The Ford government now has to cope with the added costs of providing services to that growing population, as well as the cost impacts of inflation and prolonged higher interest rates. 

Protestors hold signs saying "Nurses are worth more than 0.9%" "Stop Bill 124 wage cut" and "Hero to zero 0.935%"
Ontario’s top court ruled the government’s Bill 124 wage cap violated workers’ bargaining rights. The government has now spent $6 billion in retroactive pay to compensate health-care and other public sector employees. (Francis Ferland/CBC)

“What I’m hoping to see is that they at least keep the new spending under control, at least, don’t dig the hole any deeper in this budget,” Lewis said. “Fund the services that really need to be funded, but don’t do anything more than you really need to do.” 

Mitch Heimpel, formerly a senior political staffer in the Ford government, now director of policy at public affairs firm Enterprise Canada, says the PCs’ key political aim with the budget should be to show progress on campaign promises. 

‘Relentless mission to save people money’ 

“You got elected on getting stuff built. Demonstrate you’re getting stuff built,” said Heimpel in an interview. 

Coming midway through the government’s four-year term, analysts don’t expect the budget to contain big political goodies designed to win over voters, but they expect Ford to pitch it as helping people cope with the cost of living. 

“We’re on a relentless mission to save people money,” Ford said Monday. “We’re always going to make sure we put money into people’s pockets rather than the government’s pockets.” 

Anti-poverty groups point out that the government has not put any more money into the pockets of Ontario Works recipients to help them cope with rising costs. The social assistance program provides a single parent with one child $642 a month for shelter and $360 for basic needs. Neither amount has changed since Ford took office in 2018.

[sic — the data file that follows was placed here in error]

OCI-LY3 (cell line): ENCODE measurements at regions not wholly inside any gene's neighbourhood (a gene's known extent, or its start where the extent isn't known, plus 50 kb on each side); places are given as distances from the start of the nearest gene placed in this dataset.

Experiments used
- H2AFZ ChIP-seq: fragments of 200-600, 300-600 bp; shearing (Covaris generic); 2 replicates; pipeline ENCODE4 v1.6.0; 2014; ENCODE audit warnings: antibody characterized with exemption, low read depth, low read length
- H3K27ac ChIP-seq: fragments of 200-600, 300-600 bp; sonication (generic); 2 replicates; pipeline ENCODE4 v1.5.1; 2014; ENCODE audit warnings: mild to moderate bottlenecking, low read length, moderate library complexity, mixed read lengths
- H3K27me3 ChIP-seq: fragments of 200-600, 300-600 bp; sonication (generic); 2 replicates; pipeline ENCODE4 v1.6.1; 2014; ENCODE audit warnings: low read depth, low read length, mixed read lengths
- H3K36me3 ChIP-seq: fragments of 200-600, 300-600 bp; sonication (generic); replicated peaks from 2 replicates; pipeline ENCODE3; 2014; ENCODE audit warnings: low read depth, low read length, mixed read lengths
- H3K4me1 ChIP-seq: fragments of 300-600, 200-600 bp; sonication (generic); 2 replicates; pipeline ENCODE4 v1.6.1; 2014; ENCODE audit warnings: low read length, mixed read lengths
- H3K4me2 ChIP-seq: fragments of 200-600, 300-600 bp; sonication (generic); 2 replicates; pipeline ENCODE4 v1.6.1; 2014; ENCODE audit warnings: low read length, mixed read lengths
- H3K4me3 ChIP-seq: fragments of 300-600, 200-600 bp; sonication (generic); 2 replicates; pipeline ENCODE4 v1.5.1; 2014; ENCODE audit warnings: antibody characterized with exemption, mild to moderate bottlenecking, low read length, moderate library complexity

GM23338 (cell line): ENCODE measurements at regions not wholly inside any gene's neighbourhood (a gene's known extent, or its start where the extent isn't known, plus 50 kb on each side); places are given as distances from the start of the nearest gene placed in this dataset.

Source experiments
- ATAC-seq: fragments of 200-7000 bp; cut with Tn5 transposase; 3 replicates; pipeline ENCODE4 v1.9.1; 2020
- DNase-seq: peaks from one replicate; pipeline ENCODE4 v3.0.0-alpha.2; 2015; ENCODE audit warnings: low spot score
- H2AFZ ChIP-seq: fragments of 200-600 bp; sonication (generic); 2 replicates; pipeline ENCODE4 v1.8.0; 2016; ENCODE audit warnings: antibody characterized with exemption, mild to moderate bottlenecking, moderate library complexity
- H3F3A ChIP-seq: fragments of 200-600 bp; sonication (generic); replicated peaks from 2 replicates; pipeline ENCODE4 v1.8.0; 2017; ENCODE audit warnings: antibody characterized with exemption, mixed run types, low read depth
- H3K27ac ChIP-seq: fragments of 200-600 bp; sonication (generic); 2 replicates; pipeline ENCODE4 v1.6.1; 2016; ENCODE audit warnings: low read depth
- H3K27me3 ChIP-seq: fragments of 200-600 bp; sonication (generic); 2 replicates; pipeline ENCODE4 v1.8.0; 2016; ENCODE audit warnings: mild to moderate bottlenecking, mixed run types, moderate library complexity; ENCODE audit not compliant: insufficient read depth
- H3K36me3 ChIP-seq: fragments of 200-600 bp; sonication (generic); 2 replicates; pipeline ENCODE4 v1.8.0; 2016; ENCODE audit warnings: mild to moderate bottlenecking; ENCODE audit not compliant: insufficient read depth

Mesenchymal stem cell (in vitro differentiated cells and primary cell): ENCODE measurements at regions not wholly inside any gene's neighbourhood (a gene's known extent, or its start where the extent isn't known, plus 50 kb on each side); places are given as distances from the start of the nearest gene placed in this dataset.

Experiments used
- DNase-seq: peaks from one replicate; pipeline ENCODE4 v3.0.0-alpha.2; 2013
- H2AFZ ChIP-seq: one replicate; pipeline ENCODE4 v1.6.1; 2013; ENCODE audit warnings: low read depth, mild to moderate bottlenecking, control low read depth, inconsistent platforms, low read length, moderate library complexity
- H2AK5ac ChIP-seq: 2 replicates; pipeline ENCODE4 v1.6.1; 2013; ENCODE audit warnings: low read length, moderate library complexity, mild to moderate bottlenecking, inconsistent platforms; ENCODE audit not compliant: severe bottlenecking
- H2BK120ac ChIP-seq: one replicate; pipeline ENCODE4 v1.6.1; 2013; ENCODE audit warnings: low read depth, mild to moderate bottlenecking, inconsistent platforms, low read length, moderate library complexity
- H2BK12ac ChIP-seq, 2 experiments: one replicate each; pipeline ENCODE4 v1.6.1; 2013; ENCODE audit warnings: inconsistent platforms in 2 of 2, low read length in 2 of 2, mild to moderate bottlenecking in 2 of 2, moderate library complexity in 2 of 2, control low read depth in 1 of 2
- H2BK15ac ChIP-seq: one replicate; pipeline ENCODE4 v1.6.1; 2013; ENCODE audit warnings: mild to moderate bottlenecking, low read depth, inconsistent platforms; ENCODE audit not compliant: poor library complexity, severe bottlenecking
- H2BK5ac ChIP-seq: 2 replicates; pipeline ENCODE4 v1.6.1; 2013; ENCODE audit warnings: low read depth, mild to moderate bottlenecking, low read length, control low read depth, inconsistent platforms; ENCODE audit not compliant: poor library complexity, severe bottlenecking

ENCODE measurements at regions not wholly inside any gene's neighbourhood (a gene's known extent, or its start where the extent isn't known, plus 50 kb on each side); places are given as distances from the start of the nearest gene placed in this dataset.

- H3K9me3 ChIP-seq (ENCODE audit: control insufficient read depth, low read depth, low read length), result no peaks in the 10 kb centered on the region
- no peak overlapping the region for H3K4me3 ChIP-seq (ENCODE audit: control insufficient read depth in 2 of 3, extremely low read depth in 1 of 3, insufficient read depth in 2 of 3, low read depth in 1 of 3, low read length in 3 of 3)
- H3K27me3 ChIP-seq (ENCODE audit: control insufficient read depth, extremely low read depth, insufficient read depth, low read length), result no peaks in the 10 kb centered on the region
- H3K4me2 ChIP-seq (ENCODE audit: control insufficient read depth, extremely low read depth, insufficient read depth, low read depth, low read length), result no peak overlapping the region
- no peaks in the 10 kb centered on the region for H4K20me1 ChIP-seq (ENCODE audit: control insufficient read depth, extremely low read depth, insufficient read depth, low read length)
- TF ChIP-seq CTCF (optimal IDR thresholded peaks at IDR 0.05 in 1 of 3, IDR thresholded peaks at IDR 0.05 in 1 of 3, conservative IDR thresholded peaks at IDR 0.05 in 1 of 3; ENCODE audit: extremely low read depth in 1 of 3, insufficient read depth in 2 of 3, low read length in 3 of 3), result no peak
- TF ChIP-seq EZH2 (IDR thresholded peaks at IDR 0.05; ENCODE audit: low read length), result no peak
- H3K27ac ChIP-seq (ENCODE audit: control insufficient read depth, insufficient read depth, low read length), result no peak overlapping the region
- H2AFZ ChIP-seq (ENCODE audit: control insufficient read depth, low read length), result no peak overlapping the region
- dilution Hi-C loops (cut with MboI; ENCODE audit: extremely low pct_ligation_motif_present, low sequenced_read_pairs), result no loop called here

A badly damaged car.
Auto insurance reforms will be a key plank in Tuesday’s Ontario budget. Industry sources told CBC News the Ford government’s proposals will give drivers more ways to reduce their premiums. (@OPP_HSD/Twitter)

CBC News has learned that one central feature of the budget will be auto insurance changes

Multiple industry sources with knowledge of the government’s plans say the budget will include reforms that give Ontario drivers a wider variety of options to lower their car insurance premiums.

Bethlenfalvy declined to offer details about the insurance changes during a news conference Monday. “We’re always working to make things more convenient for auto drivers,” he said. 

Also on Monday, Ford announced another measure targeted at drivers that will be in the budget: a further extension of the ongoing 5.7 cents per litre cut to the provincial gas tax, until the end of the year.